What is gestational diabetes?
Gestational diabetes (GDM) is a type of diabetes that develops during pregnancy, usually in the second or third trimester. GDM causes your blood sugar level to rise too high. This can harm you and your unborn baby. Blood sugar levels go back to normal for most women after they give birth.
What causes gestational diabetes?
No one knows for sure what causes GDM. It is believed that the hormones made by the placenta cause insulin resistance. Your body uses insulin to take sugar out of your blood and use it for energy. Insulin resistance means your pancreas makes insulin, but your body cannot use it. As the placenta grows, more of these hormones are produced, which further blocks insulin.
What increases my risk for gestational diabetes?
- You do not get enough exercise.
- You have a close family member with diabetes.
- You have a history of high blood sugar, high blood pressure, or high cholesterol.
- You weigh more than your healthcare provider wants before and during pregnancy.
- You gave birth to a large baby.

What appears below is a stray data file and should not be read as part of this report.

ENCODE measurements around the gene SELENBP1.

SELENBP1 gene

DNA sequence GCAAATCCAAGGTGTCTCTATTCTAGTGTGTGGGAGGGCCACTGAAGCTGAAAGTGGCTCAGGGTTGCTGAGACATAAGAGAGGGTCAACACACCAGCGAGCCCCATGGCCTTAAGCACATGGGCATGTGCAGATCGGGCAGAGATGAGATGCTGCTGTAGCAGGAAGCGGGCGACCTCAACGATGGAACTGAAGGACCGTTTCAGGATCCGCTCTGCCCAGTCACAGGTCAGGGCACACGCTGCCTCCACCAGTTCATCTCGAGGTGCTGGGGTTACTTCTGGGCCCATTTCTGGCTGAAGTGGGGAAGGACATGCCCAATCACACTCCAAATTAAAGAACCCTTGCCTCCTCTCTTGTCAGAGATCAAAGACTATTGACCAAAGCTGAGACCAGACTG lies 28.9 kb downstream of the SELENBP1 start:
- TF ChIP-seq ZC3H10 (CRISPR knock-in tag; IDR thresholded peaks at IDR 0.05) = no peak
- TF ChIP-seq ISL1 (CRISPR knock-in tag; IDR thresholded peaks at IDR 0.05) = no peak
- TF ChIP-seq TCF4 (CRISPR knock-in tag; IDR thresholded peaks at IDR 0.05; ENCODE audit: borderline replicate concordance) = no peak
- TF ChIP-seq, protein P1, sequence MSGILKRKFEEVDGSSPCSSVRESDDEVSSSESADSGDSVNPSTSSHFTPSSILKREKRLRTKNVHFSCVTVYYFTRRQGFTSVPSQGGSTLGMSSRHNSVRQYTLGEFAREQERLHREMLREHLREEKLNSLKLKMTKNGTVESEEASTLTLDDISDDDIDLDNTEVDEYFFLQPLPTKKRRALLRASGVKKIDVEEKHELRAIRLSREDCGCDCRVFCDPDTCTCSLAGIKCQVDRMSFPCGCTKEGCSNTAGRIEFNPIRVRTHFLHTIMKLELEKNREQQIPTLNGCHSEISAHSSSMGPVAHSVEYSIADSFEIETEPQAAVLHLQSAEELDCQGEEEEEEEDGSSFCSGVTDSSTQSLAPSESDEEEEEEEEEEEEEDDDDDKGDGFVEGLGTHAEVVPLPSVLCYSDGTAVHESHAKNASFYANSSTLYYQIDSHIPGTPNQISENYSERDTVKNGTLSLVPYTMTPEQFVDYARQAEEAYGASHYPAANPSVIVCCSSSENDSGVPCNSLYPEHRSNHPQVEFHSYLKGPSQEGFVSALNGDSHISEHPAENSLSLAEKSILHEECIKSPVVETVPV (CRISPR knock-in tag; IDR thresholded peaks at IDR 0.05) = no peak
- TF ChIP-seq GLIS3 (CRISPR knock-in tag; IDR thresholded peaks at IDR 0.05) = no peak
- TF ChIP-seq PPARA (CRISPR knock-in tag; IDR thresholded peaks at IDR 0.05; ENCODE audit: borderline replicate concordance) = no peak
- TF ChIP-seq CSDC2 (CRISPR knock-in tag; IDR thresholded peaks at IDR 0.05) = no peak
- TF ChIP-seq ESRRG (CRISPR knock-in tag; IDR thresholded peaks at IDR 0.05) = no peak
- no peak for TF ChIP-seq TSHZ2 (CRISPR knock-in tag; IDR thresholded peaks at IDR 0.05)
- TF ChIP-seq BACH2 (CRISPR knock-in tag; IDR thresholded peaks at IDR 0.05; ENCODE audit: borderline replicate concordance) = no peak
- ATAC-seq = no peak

- You have glycosuria (sugar in your urine) or polycystic ovary syndrome (PCOS).
- You are of African American, Latino, Native American, Asian American, or Pacific Islander heritage.
What are the signs and symptoms of gestational diabetes?
- More thirst than usual
- More urination than usual
- Blurred vision
- More fatigue (tired) than usual
- Frequent bladder, vaginal, or skin infections
- More weight gain than your healthcare provider suggests during your pregnancy
- Nausea or vomiting
How is gestational diabetes diagnosed?
- Blood glucose test: A sample of your blood is tested for the amount of sugar it contains.
- Fasting plasma glucose test: After you have fasted for 8 hours, your blood sugar level is tested.
- Oral glucose tolerance test: After you have fasted for 8 hours, your blood sugar level is tested. You are then given a glucose drink. Your blood sugar level is checked at 1 hour after you drink the glucose and again at 2 hours after. Healthcare providers look at how much your blood sugar level increases from the first check.